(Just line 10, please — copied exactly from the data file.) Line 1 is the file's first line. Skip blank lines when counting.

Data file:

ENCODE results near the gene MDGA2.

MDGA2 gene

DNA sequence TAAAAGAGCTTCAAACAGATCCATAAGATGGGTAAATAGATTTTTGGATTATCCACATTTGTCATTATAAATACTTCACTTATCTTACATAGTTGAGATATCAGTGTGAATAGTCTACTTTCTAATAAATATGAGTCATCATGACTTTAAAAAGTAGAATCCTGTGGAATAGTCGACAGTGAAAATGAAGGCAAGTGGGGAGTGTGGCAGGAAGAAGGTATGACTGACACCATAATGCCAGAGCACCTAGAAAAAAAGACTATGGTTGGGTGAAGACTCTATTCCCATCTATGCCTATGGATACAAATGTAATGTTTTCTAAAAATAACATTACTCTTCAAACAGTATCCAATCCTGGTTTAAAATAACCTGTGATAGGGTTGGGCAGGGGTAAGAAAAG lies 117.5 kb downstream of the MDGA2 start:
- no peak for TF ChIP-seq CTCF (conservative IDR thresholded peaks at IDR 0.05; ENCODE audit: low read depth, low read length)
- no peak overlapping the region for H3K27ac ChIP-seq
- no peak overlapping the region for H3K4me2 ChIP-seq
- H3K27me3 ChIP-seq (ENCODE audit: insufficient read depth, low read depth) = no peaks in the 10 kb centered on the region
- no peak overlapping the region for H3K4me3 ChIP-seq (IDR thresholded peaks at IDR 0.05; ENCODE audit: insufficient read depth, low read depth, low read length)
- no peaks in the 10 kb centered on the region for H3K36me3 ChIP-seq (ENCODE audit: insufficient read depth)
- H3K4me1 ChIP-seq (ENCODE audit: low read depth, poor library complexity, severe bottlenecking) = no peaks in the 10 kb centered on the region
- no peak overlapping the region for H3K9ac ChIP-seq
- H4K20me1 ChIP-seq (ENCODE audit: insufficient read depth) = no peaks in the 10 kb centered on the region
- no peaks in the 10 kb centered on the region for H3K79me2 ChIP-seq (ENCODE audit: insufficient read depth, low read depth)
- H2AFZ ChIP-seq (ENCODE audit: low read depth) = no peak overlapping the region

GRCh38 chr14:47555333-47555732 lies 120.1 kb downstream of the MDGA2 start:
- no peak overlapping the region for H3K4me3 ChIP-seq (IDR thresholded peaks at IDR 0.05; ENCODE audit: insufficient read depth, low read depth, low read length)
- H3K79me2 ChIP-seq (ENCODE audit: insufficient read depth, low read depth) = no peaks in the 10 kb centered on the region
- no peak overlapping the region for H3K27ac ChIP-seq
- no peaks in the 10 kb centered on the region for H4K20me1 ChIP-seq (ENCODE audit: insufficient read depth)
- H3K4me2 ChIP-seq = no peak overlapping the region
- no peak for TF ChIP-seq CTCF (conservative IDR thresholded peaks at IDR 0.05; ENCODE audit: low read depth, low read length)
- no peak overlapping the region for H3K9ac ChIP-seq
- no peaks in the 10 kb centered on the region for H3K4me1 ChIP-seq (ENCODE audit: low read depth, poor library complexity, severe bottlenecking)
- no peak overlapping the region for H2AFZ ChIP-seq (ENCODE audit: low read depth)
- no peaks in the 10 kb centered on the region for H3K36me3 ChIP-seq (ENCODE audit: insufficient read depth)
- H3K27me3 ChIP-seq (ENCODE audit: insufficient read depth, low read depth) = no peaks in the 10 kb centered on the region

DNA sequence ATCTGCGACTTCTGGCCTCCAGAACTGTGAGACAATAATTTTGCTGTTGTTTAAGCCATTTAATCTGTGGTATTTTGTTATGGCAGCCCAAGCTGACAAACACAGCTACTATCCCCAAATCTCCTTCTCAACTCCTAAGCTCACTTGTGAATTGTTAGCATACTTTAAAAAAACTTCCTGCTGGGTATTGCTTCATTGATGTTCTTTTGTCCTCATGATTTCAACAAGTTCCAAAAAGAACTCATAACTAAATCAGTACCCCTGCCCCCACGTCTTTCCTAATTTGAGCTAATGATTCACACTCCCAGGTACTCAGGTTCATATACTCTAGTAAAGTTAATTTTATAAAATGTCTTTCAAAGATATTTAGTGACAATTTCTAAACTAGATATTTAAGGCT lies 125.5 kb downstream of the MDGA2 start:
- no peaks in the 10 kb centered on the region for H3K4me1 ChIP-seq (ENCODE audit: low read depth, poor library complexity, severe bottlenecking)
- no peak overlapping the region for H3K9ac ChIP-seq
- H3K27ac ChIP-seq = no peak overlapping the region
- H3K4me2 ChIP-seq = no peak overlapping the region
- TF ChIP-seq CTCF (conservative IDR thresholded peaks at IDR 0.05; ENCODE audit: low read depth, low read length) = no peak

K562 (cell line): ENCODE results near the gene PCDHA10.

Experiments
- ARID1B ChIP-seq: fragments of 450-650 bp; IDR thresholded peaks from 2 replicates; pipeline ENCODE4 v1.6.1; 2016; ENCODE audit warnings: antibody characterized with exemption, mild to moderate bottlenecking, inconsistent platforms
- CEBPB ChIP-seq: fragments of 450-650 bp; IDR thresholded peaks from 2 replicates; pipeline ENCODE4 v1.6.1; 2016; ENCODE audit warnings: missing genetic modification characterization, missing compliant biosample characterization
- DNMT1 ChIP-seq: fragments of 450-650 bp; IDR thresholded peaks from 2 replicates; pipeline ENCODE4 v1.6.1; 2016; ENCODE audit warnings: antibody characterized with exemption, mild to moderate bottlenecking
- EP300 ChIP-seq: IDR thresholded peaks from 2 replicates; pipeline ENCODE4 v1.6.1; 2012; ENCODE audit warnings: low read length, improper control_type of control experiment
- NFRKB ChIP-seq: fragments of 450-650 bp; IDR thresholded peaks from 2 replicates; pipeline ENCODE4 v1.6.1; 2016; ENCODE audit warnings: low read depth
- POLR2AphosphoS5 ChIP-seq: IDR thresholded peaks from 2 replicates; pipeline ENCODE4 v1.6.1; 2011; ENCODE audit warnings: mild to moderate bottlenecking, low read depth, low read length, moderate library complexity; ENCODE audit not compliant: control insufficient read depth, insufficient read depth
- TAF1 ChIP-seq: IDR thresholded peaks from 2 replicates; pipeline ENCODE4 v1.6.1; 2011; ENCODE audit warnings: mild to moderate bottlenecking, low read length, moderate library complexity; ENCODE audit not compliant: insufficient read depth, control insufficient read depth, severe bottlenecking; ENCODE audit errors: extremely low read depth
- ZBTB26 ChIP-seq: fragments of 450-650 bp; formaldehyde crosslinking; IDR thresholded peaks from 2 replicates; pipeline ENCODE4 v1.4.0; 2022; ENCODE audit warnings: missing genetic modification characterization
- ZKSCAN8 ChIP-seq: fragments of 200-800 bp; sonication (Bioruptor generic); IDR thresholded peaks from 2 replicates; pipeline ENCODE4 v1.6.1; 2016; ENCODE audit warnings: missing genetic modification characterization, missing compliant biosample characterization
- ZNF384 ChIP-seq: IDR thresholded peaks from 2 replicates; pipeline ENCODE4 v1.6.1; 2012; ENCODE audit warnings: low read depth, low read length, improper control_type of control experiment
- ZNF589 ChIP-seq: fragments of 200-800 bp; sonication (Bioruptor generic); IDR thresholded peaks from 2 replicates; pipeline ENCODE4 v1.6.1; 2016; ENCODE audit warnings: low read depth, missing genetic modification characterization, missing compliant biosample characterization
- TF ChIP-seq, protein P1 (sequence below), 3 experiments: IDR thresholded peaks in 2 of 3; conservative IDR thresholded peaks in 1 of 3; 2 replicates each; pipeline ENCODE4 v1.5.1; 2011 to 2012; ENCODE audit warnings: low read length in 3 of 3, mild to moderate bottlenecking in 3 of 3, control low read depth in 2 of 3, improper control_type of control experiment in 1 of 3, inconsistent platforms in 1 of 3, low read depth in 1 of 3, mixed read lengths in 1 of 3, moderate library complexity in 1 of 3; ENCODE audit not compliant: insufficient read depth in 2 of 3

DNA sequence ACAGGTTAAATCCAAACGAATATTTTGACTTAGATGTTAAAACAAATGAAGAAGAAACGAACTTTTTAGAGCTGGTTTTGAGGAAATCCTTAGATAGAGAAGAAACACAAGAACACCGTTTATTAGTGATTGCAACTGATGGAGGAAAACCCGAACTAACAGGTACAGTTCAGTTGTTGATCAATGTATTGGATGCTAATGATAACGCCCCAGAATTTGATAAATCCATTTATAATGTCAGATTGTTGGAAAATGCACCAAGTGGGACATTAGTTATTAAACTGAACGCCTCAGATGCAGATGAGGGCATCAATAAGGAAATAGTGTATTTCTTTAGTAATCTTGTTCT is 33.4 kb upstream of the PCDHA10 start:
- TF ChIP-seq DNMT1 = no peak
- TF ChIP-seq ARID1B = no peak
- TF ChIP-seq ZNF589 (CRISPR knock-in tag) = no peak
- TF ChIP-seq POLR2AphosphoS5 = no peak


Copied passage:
- H3K4me1 ChIP-seq (ENCODE audit: low read depth, poor library complexity, severe bottlenecking) = no peaks in the 10 kb centered on the region